There are times when it makes sense to bury the lede, and times when it makes sense to just have out with the thing that needs to be said. So let me have out with it: the reason to see The Christmas Chronicles is Kurt Russell's performance as Santa Claus. This cuts two ways. First, it is a reason, and I would not want to be the reason somebody avoided the movie: Russell brought me a tremendous amount of pleasure, and I think it's fair to suggest that other people should also be able to have that pleasure. Second, it is the reason, the only one, and not one other aspect of the film is actually good in anyway. Maybe I shouldn't say "not one". There's a very cool set somewhere in the middle of the film, the elaborate hall of records where Santa keeps all of the letters he's ever received from the eager children of the world.

But the scenario, emotions, narrative stakes, aesthetics, acting, characters - none of these are reasons to see the film. Just about the nicest thing I can come up with is that The Christmas Chronicles is a Netflix original production made for family viewing at the holidays, and if you wander into it with expectations of anything but the most tepid, boilerplate storytelling about the most generic interpersonal conflicts resolved with The True Spirit of Christmas, that really is mostly on you. Surprise, delight, creativity - these are not motivating factors for The Christmas Chronicles, and it's at least slightly disingenuous to be outraged that they do not show up.

The film opens with a montage of home videos, all shot on an old handheld DV camcorder, starting on 25 December, 2006, with little Teddy Pierce (Jesse Gervasi here, Judah Lewis when he grows up to become the film's co-lead) being given a toy firetruck "just like Daddy's". If this makes it sound like Daddy (Oliver Hudson, son of Russell's long-time partner Goldie Hawn) is going to die in a fire sometime between Christmas 2017 and Christmas 2018, and that we're going to see a clip of home video footage for every year between now and then, well ha-HA, The Christmas Chronicles is here to subvert your expectations! It skips a few years before killing Dad in a fire in 2018!

But anyway, yeah, so teenage Teddy is a real sullen asshole, and he does everything in his power to make his 10-year-old sister Kate (Darby Camp) suffer and be unnecessarily miserable, much to the dismay of their harried mom (Kimberly Williams-Paisley). Come 24 December, 2018, and she is unexpectedly called in to work an emergency shift at the hospital, the apparent last thing needed to make this shittiest of all Christmases even shittier. But Teddy has found a way to make it even worse, abandoning Katie to go hang out with his friends and steal a car. Luckily for her, she captures this on tape - on Dad's old DVCam, no less - and is thus able to blackmail Teddy into staying up with her to try and catch a glimpse of Santa Claus.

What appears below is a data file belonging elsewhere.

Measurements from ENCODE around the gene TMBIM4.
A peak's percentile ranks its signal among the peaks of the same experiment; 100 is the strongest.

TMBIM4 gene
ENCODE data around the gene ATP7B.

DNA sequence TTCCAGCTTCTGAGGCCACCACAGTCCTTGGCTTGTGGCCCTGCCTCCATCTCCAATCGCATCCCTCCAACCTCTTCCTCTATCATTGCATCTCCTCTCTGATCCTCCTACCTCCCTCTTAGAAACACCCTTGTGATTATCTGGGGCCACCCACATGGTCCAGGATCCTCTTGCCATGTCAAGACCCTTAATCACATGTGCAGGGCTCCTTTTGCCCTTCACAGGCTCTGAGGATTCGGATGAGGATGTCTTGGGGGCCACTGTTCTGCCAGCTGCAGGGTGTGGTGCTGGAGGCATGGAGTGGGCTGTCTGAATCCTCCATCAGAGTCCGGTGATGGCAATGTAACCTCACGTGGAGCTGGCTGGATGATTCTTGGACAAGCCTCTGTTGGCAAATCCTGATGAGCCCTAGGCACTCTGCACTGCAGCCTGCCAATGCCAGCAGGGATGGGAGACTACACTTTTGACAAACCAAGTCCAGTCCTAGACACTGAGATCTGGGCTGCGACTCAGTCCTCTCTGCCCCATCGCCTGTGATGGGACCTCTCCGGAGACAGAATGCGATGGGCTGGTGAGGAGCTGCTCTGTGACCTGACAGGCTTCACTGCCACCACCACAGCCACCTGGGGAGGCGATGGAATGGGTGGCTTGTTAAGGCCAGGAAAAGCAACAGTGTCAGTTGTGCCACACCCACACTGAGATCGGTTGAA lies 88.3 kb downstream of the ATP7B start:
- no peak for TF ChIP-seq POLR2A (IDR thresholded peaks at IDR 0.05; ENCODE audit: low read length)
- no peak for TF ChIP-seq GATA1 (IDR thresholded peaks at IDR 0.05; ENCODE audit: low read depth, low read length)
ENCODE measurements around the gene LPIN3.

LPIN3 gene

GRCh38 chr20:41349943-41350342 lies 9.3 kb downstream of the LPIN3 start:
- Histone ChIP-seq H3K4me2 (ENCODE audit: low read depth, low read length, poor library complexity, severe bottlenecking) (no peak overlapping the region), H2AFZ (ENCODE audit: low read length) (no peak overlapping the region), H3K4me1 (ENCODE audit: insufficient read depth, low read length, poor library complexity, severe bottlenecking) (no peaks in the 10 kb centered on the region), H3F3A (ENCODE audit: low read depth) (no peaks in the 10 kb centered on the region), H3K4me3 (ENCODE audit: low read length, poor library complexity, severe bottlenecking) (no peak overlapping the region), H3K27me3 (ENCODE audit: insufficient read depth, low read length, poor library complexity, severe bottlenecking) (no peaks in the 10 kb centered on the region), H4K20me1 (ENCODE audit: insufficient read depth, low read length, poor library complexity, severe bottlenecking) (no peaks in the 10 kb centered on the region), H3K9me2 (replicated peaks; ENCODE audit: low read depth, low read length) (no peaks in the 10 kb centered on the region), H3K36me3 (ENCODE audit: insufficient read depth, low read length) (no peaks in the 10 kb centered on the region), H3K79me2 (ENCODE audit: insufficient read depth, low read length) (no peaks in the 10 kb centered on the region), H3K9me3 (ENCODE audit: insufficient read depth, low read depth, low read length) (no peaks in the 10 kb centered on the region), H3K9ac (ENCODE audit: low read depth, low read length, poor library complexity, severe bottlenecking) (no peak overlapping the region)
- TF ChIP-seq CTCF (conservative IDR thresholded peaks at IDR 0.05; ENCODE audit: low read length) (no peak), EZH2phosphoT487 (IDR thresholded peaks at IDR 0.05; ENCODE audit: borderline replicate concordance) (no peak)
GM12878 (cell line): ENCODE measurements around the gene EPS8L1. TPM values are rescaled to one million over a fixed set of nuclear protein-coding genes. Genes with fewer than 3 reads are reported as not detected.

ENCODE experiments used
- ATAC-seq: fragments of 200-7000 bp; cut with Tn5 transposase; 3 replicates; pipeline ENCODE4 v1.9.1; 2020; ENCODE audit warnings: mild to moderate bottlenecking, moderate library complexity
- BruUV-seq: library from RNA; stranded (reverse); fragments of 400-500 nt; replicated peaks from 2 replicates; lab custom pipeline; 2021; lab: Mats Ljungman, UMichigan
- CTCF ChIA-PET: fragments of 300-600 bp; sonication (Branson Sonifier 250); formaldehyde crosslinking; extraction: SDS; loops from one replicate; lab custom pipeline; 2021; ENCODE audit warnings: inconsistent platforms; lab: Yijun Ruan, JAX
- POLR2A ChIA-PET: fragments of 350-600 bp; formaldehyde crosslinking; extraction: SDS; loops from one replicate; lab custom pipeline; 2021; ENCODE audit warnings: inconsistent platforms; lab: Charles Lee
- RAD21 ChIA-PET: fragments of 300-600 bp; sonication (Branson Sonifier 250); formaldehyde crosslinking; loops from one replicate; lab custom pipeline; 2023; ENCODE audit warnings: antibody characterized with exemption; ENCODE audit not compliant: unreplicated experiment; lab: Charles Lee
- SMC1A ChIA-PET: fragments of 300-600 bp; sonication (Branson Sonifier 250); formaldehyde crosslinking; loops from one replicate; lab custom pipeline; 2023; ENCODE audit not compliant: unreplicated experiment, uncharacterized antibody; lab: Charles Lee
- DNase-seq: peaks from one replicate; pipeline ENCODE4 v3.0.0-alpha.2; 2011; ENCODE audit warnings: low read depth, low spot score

It feels to me that there's probably somewhere south of "grand theft auto" to establish that Teddy is taking his dad's death hard, and needs a good dose of Christmas spirit, but I at least admire The Christmas Chronicles for being unreasonably deranged about little things like this. It is, to be sure, kind of a deranged movie (Santa takes too kids into a seedy bar; Santa's elves try to emasculate a teen boy with a chainsaw), though not nearly deranged enough; the whole thing feels appealingly weird up to the point that Santa, having been thrown into a drunk tank in a Chicago police station, leads the prisoners - among them Steve Van Zandt - in a big production number of a Christmas blues song, while Russell breaks out some suprisingly limber old man pelvic thrusts, a reminder of his longago days as the lead in John Carpenter's Elvis biopic. And once that scene has happened, everything else in The Christmas Chronicles feels disappointingly normal, even when it's not.